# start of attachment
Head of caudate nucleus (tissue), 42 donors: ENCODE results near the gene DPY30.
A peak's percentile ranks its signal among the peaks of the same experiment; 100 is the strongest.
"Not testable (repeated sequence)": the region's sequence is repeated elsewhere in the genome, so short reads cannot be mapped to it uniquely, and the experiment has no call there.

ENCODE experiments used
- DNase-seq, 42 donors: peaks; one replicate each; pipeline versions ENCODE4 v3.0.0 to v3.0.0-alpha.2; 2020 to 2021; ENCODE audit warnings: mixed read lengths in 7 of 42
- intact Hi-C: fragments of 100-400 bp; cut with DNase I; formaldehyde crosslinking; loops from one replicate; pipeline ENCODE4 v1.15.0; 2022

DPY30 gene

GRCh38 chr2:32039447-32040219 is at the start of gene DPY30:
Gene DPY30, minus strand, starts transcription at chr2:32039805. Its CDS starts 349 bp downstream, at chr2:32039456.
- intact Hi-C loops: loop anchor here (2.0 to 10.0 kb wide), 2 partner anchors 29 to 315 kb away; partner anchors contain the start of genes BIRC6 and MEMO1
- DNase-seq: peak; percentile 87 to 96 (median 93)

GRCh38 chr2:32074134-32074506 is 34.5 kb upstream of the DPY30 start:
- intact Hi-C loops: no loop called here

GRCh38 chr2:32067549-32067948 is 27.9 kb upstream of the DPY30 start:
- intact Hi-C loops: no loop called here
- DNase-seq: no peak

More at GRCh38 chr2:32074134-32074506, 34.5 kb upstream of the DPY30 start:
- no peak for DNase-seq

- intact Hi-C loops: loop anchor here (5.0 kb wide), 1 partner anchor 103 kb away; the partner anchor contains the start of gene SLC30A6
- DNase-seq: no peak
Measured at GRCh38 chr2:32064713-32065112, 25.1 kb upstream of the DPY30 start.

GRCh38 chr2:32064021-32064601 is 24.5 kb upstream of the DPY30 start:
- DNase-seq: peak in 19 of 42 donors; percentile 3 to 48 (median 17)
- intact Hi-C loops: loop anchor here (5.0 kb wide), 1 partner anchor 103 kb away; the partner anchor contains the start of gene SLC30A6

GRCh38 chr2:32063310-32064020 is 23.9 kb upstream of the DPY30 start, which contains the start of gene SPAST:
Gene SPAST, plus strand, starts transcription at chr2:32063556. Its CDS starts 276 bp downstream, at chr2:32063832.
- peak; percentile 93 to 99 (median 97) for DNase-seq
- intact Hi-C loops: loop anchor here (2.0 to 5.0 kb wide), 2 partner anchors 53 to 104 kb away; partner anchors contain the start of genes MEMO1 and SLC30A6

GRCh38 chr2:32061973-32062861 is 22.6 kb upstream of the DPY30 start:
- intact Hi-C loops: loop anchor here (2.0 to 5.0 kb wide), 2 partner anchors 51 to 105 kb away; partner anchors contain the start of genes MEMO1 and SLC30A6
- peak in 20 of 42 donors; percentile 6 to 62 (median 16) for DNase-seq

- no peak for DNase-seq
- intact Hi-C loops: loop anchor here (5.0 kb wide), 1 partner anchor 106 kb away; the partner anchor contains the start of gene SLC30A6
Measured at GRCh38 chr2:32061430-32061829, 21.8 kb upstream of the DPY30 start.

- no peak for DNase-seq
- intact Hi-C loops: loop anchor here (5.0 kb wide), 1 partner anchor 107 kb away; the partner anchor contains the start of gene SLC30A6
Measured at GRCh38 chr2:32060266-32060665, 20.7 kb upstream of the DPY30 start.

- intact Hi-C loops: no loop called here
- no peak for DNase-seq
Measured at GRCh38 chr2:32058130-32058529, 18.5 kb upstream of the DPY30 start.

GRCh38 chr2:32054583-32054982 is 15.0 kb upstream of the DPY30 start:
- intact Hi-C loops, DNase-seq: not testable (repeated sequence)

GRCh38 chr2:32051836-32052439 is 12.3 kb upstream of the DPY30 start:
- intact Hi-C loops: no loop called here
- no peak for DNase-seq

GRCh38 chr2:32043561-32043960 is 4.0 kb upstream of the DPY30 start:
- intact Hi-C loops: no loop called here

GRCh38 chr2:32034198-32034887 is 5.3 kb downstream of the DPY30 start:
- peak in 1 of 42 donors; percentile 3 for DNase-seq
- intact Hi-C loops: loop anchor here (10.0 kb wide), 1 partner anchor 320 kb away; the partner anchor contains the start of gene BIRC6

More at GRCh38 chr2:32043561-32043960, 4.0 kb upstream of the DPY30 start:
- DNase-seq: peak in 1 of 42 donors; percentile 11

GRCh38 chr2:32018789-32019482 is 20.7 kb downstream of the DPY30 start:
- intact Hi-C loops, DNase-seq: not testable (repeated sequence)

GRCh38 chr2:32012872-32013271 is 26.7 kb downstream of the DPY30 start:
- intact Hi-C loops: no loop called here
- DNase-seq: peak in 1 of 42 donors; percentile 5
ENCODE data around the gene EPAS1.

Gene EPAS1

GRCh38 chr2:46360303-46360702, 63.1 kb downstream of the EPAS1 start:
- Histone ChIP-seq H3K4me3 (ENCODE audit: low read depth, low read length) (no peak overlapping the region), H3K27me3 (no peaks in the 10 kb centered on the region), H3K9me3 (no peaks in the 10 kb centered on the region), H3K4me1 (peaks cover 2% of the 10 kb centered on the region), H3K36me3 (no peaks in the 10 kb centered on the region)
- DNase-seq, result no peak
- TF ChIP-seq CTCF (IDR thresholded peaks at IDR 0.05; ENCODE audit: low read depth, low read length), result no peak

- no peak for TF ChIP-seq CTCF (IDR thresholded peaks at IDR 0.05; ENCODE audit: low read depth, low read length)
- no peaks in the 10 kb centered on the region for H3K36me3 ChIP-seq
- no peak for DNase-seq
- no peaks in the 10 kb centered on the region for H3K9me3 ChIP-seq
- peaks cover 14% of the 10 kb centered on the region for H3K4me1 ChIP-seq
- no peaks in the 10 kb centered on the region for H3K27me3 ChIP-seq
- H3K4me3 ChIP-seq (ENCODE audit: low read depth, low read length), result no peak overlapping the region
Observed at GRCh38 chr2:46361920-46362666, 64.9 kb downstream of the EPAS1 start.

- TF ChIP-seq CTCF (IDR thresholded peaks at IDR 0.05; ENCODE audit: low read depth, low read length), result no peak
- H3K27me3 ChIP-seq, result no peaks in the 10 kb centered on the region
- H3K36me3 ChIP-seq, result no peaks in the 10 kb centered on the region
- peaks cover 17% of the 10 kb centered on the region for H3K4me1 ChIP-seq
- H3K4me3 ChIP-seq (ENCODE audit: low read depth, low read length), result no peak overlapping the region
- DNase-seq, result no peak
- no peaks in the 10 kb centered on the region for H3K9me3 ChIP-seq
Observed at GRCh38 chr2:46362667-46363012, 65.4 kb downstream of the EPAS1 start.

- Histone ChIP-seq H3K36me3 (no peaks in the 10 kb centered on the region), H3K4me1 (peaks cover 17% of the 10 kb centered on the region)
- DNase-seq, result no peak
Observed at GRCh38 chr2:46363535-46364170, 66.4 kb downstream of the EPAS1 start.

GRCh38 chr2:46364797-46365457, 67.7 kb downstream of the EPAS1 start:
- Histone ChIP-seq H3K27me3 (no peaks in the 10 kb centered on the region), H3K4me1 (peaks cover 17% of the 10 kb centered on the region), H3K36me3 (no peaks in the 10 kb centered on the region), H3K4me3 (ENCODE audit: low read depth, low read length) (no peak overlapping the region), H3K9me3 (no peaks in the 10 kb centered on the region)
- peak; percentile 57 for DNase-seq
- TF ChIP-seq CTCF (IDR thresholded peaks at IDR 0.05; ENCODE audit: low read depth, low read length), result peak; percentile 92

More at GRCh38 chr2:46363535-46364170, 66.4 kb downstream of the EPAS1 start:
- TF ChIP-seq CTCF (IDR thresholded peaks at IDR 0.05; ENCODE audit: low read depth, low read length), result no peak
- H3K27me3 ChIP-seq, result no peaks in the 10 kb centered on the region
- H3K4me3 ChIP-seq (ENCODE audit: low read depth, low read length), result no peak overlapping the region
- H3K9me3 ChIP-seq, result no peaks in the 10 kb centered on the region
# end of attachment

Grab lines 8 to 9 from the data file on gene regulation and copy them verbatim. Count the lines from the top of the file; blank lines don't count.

GRCh38 chr2:32039447-32040219 is at the start of gene DPY30:
Gene DPY30, minus strand, starts transcription at chr2:32039805. Its CDS starts 349 bp downstream, at chr2:32039456.